British author LUTHER STEWART here concludes the discussion of his adventures in a Florida supermarket, which he began in the June ATLANTIC.


As you read these lines, a supermarket in Florida is almost certainly giving away free of charge, at the rate of, say, one every fifteen seconds, an aluminum-plated bulletproof cherry pitter or some like object, and my only regret is that I shall not be around to claim mine. I have been away from Florida for some months, but I still cannot help wondering, as with a woman one has loved and lost, what the supermarket is giving away now.

On my first encounter with the market, I remember that I shook hands with an elephant in a checkered-cloth hide. The man thus decked out represented, I was told, a firm which gives away little trading stamps to all the citizenry passing through the turnstiles. I had, naturally, thought that he was selling elephants.

It was not until my next visit that I embarked upon the great spatula campaign which consolidated my relationship with the supermarket. At this distance, I feel a bit squeamish about exposing the whole sequence of events. But confession is good for the subconscious, they tell me, and truth will out. Be it known, then, that the market held me in thrall by means of a spoon with holes in it.

I had returned to the market with my hosts two days after our initial visit, in order, they explained, not to miss the weekend specials. Since my friend worked as a university professor when he was not engaged in shopping, his salary demanded a close attention to bargains. It was a Friday afternoon. Neighbors chatted amicably together by the serried ranks of push baskets that lined the entrance, while their young children stole rolls of toilet paper and tried to eat them. Concealed loudspeakers gave off a Bayreuth Festival Company cavorting with Ride of the Valkynes.

All was as usual, save that a new premium had been added to the supermarket’s galaxy. For a mere nickel — with a food order of five dollars or more — one could receive quite a nice pancake turner and a rack of hooks to set up on the wall. Naturally, my party took advantage of this largess. As we passed through the cash line, we happened to be remarking how sad it was that we couldn’t take two sets of these implements, so that I could carry one set back to the Old World with me. The cashier, a fresh young thing with her hair swung permanently to the left by the aid of a sort of mucilage American women affect, suggested that we break into two parts the order she was violently converting into a chime of cash; if we divided into two consumer units, she would be able to give us an additional pancake turner and rack. I felt somehow that this was not quite what the owners had intended, but I was attracted to the gleaming implements and went along with my friends’ enthusiasm for these new arrangements.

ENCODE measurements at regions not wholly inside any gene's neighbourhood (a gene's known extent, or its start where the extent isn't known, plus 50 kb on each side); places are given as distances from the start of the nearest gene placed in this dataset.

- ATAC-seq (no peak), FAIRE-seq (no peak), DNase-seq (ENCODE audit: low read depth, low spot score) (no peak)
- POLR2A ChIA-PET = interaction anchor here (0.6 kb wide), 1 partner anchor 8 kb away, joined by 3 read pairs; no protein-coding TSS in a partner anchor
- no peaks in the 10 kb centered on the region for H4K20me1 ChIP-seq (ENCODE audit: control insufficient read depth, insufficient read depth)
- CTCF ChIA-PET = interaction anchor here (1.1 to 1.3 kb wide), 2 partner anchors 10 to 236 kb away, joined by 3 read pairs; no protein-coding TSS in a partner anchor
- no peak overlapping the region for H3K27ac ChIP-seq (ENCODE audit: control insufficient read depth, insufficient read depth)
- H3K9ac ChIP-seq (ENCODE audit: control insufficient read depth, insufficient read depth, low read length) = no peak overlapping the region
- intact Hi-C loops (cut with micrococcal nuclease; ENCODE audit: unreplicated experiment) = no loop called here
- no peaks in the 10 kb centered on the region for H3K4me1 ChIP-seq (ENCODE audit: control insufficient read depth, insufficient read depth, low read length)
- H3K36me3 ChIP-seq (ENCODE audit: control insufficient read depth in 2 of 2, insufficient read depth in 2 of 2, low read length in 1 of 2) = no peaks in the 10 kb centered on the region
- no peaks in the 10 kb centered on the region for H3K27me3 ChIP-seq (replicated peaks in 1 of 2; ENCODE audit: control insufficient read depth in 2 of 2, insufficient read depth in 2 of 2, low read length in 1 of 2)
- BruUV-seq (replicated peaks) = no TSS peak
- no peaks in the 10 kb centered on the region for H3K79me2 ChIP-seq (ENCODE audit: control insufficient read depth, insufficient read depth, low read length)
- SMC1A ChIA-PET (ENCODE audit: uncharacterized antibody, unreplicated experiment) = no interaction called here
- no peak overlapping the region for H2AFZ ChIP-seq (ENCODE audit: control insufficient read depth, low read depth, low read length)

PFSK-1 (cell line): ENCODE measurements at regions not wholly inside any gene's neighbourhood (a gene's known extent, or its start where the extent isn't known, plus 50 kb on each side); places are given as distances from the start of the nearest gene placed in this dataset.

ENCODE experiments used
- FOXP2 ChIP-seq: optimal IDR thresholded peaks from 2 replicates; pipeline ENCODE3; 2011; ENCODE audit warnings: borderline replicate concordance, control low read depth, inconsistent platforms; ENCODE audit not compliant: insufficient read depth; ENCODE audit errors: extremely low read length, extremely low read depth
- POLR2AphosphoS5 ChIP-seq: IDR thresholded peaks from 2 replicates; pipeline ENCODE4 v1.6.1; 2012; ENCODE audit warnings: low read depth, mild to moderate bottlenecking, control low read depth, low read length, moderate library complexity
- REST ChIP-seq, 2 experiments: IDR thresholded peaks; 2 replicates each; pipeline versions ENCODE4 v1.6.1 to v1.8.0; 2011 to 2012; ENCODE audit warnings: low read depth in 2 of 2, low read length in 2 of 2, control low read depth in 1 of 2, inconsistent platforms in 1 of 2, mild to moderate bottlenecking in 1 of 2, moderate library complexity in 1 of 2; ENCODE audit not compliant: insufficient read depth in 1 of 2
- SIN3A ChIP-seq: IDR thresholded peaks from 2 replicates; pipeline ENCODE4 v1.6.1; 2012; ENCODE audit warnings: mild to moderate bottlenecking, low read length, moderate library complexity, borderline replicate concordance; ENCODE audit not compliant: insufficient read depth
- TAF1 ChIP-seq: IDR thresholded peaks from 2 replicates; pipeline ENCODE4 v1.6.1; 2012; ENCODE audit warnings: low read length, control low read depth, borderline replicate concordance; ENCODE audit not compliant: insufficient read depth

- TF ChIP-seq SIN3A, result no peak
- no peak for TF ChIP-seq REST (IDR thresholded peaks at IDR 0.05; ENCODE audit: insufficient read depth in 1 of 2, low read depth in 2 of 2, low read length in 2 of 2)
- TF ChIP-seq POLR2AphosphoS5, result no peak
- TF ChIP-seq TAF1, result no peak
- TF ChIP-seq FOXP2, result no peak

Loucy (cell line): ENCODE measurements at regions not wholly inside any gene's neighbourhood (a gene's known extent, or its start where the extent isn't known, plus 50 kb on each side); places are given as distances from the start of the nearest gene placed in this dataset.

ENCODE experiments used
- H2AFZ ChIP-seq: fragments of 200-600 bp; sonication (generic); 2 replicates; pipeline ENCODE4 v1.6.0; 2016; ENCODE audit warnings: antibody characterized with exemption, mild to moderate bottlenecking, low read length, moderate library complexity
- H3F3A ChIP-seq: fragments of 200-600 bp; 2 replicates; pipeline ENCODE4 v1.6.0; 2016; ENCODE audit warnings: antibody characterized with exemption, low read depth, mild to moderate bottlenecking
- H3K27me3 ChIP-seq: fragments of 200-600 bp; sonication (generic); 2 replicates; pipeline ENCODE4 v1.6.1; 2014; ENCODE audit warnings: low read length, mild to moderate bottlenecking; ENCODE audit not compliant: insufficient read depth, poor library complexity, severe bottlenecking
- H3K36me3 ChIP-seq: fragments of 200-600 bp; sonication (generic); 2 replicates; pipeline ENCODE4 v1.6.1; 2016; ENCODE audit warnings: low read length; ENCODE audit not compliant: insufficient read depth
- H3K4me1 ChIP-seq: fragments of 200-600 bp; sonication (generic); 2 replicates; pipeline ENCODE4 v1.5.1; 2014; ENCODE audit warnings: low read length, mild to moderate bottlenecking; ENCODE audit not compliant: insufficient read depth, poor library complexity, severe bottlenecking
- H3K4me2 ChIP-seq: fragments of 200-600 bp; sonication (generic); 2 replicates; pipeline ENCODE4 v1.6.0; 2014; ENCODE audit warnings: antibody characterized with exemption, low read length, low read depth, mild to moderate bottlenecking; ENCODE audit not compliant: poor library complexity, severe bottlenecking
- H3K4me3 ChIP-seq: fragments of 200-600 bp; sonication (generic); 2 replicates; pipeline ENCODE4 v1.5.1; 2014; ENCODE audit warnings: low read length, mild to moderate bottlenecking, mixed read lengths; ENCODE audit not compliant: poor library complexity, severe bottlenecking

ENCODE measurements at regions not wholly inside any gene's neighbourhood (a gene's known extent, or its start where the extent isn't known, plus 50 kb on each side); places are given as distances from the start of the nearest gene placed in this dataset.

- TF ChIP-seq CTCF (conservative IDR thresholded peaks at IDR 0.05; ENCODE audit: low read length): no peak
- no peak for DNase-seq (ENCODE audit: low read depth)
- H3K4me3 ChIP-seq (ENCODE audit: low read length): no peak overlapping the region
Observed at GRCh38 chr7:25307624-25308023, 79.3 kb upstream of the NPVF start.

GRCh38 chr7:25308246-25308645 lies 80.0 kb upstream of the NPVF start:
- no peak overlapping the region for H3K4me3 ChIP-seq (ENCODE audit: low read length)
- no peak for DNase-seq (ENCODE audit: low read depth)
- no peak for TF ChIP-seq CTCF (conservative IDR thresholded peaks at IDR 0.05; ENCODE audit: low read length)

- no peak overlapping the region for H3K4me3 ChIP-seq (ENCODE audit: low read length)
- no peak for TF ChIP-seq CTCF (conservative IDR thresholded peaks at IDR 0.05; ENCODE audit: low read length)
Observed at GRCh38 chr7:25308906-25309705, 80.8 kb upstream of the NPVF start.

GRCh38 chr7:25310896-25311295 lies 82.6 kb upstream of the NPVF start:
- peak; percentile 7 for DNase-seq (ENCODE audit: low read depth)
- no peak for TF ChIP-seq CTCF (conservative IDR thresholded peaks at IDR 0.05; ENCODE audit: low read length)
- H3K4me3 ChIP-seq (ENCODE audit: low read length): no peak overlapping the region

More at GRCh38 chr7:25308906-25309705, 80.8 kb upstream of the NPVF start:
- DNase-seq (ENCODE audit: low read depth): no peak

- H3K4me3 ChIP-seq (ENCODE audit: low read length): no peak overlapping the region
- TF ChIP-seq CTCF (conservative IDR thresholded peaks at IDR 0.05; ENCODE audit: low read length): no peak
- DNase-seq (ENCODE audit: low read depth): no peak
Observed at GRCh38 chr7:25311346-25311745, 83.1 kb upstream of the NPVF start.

I left the store, then, with the start of a kitchen service, and as a bachelor I felt that 1 had done wonders for my marriageability, as it is called in America.

All would have been well if my hostess had not let slip a piece of information I had failed to note on the placard advertising the giveaway, that these exciting things go on and on, like installments of The Perils of Pauline, and like that vacantfaced victim in the films I should always be left hanging by my finger-

nails from a cliff at the end. Next week, again for a nickel and a minimal purchase, one might claim a serving spoon; the week after, a potato masher; and so on until all the hooks of the rack had dangling from them some more or less useful machine.

Now, originally I had planned to push on north in two weeks, but suddenly the thought of leaving, which had never been far from my mind heretofore, became hateful. I should have a serving spoon, true, and a potato masher, but never, never would I own a wide spatula, a cooking fork, a spoon with holes in it.

The last item hurt especially. In subsequent visits to the market, I lingered long and sorrowfully over the sample holed-spoon displayed. It was beautiful.

The thought of the cookery stuff I would miss if I ended my visit as planned began to prey on my mind. On succeeding weeks, my friends again managed to have their food order split in two, thus supplying me with extra implements. And the more I looked at them, the more of them I wanted. It seemed such a shame not to continue being showered by such largess. I had an image of the young lady in Nottingham whom I hoped someday to marry spurning me for another fellow who had put down roots on his trip to America and managed to stay in one place long enough to collect a full dowry of kitchen tools.

The upshot of all this brooding was that I decided to dally a week longer. My friends were sympathetic. By the end of the extra week, however, as I went around mumbling about how silly it was to think that one could only get research done at Princeton, and that northcentral Florida, after all, was as good a place as any for a long siege of work, my hosts announced the imminent arrival of one of their mothers and I found myself on a northbound train, straining to get a last view of the supermarket as we steamed past palmetto groves and the alligator-soup factory.

I came to my senses only as we reached the brisker air of Maryland and realized how essentially graceless my life had become since I had *

fallen victim to the supermarket and its siren charms. I had learned, to my horror, that I could not be trusted to retain my moral vigor on American soil, and though I know there must be lovely markets in Hightstown and Trenton, Cranbury and Princeton Junction, I have learned enough now to keep my distance. I shall henceforth have my goods and chattels shipped in by air from Fortnum & Mason’s, curl up in my burberry, and keep constantly at hand my illuminated edition of the poems of Alfred Lord Tennyson.